Trash-Free School Lunches
Styrofoam lunch trays, of course, are not the only trash generated during lunch at our public schools.
In order to figure out how much trash Piney Branch Elementary School could reduce during lunch, we conducted a “waste audit” on May 4th, 2011. During the waste audit we collected and weighed all the school lunch trash for each grade. Then for two weeks, we did outreach within the school and to parents on how to pack trash-free lunches. We then planned a trash-free lunch day, May 18th, 2011. See our outreach flyer. On that day, we provided students eating from the cafeteria with a reusable tray and fork. We also asked students to separate any food scraps, which we collected in a bucket for composting. A local nonprofit, growingSoul, then delivered the compostables for composting on a local farm.
We again measured the trash to see the results of (1) our education campaign, (2) switching to reusable trays and forks, and (3) collecting food scraps for composting.
The recycling rate jumped from 14% to 72%! Most of this was due to collecting food scraps for composting, as they weighed a lot. But total materials produced dropped by 29 pounds! You can download our data and results here.
One interesting finding was that one-third by weight of total material was milk (both unopened and emptied in a bin for disposal). Maybe we should do some messaging around kids trying to drink their milk!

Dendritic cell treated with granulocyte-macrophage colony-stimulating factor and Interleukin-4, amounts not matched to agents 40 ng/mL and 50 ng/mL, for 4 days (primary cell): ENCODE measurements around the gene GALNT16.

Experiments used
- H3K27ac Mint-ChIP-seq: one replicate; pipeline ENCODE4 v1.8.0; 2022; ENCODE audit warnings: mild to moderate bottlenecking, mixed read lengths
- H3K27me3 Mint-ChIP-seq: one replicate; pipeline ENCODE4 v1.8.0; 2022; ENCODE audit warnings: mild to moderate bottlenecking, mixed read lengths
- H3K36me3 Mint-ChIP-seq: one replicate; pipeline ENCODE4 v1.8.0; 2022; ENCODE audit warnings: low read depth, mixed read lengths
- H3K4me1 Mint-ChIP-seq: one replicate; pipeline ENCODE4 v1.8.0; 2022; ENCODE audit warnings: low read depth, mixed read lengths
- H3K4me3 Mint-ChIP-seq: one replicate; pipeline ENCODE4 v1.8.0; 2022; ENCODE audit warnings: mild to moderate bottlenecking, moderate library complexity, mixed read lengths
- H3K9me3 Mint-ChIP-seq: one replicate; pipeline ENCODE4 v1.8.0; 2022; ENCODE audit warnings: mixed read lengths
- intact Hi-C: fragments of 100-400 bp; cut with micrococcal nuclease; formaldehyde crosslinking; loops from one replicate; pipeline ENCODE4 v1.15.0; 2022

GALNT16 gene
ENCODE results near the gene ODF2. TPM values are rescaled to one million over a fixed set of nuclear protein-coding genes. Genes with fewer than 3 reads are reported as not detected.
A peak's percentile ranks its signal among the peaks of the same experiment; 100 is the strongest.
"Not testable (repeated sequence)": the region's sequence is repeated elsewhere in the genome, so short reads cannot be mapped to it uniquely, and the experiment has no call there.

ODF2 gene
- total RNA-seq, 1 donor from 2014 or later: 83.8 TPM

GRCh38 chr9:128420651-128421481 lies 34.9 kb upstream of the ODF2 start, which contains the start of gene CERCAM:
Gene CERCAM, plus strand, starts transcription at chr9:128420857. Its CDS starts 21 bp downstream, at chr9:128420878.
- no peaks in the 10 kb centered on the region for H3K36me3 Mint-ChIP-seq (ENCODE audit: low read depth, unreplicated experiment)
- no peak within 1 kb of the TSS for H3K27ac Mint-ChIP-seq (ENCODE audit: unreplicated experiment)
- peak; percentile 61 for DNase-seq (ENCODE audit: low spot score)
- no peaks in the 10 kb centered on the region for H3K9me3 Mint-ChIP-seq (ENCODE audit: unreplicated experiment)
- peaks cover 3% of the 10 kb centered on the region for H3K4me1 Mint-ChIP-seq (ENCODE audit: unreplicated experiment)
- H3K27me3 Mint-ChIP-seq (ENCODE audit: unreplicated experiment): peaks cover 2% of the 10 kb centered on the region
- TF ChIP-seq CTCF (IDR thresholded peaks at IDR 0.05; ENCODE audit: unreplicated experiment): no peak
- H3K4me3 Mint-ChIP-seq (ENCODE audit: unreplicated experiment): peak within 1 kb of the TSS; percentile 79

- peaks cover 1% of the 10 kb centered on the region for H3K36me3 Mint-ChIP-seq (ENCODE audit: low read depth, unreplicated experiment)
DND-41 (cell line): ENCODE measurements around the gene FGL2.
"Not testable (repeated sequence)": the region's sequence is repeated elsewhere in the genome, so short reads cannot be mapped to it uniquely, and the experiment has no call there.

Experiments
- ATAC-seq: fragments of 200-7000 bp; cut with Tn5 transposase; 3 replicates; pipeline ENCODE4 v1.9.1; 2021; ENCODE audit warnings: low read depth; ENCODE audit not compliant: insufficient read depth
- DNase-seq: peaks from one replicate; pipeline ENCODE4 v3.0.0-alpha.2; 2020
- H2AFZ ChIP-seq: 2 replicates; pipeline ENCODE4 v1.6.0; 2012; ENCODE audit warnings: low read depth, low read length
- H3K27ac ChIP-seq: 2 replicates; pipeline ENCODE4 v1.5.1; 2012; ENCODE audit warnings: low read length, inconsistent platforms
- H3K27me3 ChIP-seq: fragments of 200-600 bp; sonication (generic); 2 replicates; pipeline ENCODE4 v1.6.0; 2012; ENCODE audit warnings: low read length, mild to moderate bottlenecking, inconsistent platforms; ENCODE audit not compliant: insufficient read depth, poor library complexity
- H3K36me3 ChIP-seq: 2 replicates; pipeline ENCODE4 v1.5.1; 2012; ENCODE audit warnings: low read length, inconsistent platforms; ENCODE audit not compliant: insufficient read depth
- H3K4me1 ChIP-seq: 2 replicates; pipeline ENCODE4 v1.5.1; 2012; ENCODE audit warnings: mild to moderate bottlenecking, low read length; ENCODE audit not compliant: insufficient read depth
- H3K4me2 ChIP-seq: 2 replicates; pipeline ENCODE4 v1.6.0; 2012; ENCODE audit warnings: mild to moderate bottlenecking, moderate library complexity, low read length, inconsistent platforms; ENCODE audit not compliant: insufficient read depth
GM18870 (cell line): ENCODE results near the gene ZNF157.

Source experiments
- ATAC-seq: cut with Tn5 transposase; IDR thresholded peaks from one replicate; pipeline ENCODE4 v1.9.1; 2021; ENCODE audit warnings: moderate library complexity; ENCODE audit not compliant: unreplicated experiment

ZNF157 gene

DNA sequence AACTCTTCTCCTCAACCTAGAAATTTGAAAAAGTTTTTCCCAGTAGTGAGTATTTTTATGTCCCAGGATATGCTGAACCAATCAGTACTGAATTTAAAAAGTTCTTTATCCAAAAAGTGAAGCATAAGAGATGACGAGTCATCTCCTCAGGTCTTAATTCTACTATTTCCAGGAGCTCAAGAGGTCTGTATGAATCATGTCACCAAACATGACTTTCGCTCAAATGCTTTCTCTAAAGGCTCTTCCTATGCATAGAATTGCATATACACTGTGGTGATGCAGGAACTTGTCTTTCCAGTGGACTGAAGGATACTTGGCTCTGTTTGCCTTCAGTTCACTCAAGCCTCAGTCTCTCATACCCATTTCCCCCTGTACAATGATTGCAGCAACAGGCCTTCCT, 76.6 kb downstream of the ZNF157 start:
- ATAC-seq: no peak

Trash-Free Lunch Tips
- Sandwiches and other food in reusable containers
- Durable forks and spoons
- Whole fruits without packaging
- Drinks in refillable containers that can be reused
- Snacks purchased in bulk and brought in reusable containers.
- Reusable ice packs
- Cloth napkins
- Individually wrapped snacks
- Plastic baggies that are not reusable
- Disposable forks and spoons
- Drinks in cartons or pouches
Everything in a trash-free lunch can be eaten, reused, recycled, or composted!
Why Reduce Trash?
Did you know that every school lunch creates an average of 67 pounds of trash per school year? All the trash we generate at Piney Branch is burned in a county incinerator. By reducing the number of items in your lunch that must be thrown out, or only using those that can be eaten, reused, recycled, or composted, you can:
- Prevent pollution
- Conserve natural resources such as coal, oil, natural gas, and trees
- Save energy
- Save the Montgomery County school system money
- Reduce the amount of trash burned
- Be an environmental steward and make a difference in your environment and the environment of the future